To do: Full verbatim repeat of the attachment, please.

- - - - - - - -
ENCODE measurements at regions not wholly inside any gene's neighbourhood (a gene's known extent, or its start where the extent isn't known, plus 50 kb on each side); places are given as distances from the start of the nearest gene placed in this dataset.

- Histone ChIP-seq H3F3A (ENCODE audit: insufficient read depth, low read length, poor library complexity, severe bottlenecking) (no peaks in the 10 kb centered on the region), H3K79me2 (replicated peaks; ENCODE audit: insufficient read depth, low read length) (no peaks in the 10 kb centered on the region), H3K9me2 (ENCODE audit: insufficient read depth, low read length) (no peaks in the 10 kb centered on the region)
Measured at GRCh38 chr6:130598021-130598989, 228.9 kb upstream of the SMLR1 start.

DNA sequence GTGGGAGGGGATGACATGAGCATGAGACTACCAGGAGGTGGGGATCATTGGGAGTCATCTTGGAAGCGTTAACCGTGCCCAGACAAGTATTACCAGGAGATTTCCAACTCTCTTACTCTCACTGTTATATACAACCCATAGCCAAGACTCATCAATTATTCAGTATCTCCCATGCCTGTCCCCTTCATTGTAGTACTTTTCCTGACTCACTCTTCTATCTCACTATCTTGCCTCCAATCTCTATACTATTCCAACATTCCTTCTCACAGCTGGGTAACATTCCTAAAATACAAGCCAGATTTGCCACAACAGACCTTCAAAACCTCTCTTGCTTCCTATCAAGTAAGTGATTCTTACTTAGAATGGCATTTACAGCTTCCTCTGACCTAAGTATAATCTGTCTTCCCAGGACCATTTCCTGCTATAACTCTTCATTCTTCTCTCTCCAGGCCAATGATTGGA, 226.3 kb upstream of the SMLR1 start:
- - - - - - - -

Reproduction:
ENCODE measurements at regions not wholly inside any gene's neighbourhood (a gene's known extent, or its start where the extent isn't known, plus 50 kb on each side); places are given as distances from the start of the nearest gene placed in this dataset.

- Histone ChIP-seq H3F3A (ENCODE audit: insufficient read depth, low read length, poor library complexity, severe bottlenecking) (no peaks in the 10 kb centered on the region), H3K79me2 (replicated peaks; ENCODE audit: insufficient read depth, low read length) (no peaks in the 10 kb centered on the region), H3K9me2 (ENCODE audit: insufficient read depth, low read length) (no peaks in the 10 kb centered on the region)
Measured at GRCh38 chr6:130598021-130598989, 228.9 kb upstream of the SMLR1 start.

DNA sequence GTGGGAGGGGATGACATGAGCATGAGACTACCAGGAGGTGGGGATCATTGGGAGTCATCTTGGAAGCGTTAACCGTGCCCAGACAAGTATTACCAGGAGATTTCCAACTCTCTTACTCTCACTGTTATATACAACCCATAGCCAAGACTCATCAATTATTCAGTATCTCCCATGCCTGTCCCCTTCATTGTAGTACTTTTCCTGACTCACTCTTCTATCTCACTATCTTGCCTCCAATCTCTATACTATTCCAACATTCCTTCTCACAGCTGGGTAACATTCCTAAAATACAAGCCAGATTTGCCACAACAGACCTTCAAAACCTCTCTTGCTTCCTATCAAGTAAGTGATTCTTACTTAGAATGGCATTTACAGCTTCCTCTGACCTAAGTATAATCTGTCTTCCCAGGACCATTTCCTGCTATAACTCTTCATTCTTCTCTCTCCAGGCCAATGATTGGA, 226.3 kb upstream of the SMLR1 start: